1. This site uses cookies. By continuing to use this site, you are agreeing to our use of cookies. Learn More.
  2. Hi Guest, welcome to the TES Community!

    Connect with like-minded professionals and have your say on the issues that matter to you.

    Don't forget to look at the how to guide.

    Dismiss Notice

Microteach Family English, Maths and Language interview - Entry 3 to Level 2

Discussion in 'Further Education' started by clairey99, Aug 17, 2017.

  1. clairey99

    clairey99 New commenter

    Hi there,

    I have been a primary school class teacher for many years. However, I would like to move over to working with adults. I've got an interview next week for the position of Family Learning Tutor. It's asking me to deliver a microteach. I have to plan a 2 hour lesson but teach a 15 minute section of the planned section. I can teach English or Maths using a 'Day out' as the topic. The interview should be aimed at Entry 3 to Level 2.

    I feel rather at a loss where to begin with this. Can anyone help ? I don't know what an Entry 3 to Level 2 would look like with an adult.

    Can anyone point me in the direction of good online resources to help me plan a lesson, I really don't know where to start.
  2. emsaj79

    emsaj79 New commenter


    Do you know what qualifications the students will be working to?

    Although it's dated, the Adult Core Curriculum for Literacy and Numeracy is still a good starting point as it breaks down what students should do at each level and gives some example activities. Literacy one here - http://www.excellencegateway.org.uk/content/etf1286 You could also look at the Functional Skills standards to get some ideas. I can't remember if it's OCR or C&G but one or the other has exemplar past papers at these levels (for functional skills) so you can see what a student would need to be able to do to pass at each level.

    Hope that helps

    cazzmusic1 likes this.
  3. clairey99

    clairey99 New commenter

    Hi Emma

    Thank you so much for your suggestions . They've helped to point me in a much better direction

    Thank you
  4. clairey99

    clairey99 New commenter

    I've not been told what qualifications the adults would be working towards.
  5. emsaj79

    emsaj79 New commenter

    No probs. I would ring and ask. If you know the qual and exam board it might be easier to find relevant resources.
  6. swiftblade09

    swiftblade09 New commenter

    I teach FS Maths, but work in a team with English teachers too.

    E3 to Level 2 is a very wide range to have in one class. I've had it and can be hard. E3 students can be hard to keep with the class when you cover material for Level 1, let alone the level 2 stuff. For a micro teach lesson you can probably avoid the worst of this.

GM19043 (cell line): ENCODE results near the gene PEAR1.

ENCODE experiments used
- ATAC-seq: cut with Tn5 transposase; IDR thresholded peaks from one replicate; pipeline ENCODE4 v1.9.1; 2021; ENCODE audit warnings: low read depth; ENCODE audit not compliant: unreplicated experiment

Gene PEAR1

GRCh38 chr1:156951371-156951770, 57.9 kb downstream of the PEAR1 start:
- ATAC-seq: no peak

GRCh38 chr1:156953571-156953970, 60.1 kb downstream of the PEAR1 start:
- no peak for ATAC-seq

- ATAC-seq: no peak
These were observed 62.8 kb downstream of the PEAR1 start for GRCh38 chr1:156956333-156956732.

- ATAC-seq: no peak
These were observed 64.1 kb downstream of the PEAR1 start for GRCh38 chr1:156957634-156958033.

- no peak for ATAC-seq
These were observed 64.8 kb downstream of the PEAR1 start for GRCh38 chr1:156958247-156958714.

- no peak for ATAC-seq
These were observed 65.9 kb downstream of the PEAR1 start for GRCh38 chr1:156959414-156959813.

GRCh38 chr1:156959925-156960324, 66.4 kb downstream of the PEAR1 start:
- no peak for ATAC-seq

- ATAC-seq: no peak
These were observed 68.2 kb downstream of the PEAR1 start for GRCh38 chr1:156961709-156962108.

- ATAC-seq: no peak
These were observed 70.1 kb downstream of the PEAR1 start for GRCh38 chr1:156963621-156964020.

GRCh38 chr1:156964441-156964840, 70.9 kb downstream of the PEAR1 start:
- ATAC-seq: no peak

A majority of centres use Edexcel or City and Guilds:


    is a link to the correct bit of the city and guilds website - both English and Maths. Sample papers can be accessed without password so you can see the level.

    Skills Workshop has a number of free functional skills resources, though I am very choosy about which I will use. I also have some of my own and adapt a lot of stuff from TES. (search "Skills workshop functional skills").

    E3 maths: Most (upper) primary students you have taught would probably pass it. Adult E3 students probably missed a lot of school or had major challenges to learning. Need to decide when to add/subtract/multiply (rarely divide) and compute with a calculator. Half prices. Explain choices eg. "I would buy a ..... as it is cheaper than a ..." or following a table of votes - "we should go to .... as more of my friends chose that.")

    L1 maths: Only brighter primary students would pass this without significant help. Not much content that wouldn't be seen in primary, but context may be unfamiliar. Has a little problem solving, some measure and scale, some stats (mean and range + bar charts). Simple Percentages (usually 10%, 20% or 50%) and fractions of amounts. It contains the basic maths useful regardless of job.

    Level 2 Maths requires solving multi-step problems. More limited subject areas than GCSE, but WAY more depth and problem solving. It is (on paper) a GCSE (C or now 4) equivalent, and is sufficient to get into some universities.
    Little scaffolding, lots of information in the questions - tasks can be long with expectation of spending up to 20-30 minutes on one part of one problem for up to 25% of the mark for the paper. Any percentage, fraction, ratio, compound areas, mix of imperial/metric units. Use of given formulas, but no other algebra.

Share This Page